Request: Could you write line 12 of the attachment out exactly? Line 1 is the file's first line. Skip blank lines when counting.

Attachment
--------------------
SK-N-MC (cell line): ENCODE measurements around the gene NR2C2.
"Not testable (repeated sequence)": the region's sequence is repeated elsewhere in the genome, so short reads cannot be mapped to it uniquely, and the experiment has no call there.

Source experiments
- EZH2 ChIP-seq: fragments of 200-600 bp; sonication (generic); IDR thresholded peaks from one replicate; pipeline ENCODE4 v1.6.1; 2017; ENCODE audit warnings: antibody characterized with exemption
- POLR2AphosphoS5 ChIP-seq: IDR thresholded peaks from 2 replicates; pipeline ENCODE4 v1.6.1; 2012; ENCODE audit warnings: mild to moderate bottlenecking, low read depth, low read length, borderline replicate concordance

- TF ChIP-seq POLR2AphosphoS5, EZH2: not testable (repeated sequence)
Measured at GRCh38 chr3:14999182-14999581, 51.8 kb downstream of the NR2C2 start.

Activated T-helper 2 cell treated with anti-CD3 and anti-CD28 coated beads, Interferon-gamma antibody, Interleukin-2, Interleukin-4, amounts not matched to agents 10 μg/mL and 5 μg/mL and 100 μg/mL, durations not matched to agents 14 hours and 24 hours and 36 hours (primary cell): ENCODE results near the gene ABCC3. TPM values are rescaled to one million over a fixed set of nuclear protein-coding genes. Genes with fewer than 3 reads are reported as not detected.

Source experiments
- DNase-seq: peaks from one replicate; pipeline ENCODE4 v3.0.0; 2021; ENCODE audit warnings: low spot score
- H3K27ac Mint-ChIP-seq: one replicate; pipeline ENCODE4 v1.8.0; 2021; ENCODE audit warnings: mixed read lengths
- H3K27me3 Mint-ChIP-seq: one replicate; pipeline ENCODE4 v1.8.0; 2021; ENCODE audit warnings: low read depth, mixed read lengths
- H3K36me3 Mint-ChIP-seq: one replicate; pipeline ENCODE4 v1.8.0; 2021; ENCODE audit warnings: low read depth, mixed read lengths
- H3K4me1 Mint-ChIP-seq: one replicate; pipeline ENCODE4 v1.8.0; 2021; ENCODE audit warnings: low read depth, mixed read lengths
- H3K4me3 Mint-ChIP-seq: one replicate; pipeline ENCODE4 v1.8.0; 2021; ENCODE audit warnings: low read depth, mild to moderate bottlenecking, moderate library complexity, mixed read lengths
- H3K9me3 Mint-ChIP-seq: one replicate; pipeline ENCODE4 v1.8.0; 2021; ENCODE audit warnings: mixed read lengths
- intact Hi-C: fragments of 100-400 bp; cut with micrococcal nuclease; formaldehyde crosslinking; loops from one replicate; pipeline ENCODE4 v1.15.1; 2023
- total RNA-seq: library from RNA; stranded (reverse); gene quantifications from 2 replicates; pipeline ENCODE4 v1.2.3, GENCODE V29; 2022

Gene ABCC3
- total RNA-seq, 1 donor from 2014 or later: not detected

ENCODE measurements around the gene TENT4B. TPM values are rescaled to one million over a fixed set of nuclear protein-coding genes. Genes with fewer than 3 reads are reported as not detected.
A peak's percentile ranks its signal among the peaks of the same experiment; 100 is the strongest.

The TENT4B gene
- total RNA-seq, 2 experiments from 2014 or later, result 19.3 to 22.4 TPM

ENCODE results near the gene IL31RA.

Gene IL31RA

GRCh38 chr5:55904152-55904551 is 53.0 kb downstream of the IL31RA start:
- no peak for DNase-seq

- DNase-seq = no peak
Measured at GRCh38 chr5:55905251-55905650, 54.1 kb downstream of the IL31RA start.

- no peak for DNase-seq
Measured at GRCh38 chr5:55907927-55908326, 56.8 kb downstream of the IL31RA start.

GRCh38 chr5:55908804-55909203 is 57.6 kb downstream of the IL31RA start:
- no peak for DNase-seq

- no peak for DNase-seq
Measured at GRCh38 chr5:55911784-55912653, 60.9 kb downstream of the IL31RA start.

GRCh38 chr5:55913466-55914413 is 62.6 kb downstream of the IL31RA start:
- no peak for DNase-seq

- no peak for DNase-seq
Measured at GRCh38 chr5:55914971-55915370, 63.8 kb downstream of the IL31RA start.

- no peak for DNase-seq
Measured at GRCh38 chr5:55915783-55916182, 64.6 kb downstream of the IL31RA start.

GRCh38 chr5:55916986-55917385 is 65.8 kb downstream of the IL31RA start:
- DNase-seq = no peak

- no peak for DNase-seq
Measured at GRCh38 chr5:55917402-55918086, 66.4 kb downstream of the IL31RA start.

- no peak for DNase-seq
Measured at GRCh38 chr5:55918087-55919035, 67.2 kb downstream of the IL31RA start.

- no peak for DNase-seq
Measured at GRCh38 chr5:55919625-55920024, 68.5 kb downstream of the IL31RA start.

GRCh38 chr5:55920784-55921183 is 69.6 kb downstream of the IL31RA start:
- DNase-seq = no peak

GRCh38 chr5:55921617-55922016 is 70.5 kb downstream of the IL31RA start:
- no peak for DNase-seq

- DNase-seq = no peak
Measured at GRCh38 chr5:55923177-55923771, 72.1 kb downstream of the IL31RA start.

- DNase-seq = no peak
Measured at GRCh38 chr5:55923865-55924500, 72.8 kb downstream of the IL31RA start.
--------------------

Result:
- H3K27me3 Mint-ChIP-seq: one replicate; pipeline ENCODE4 v1.8.0; 2021; ENCODE audit warnings: low read depth, mixed read lengths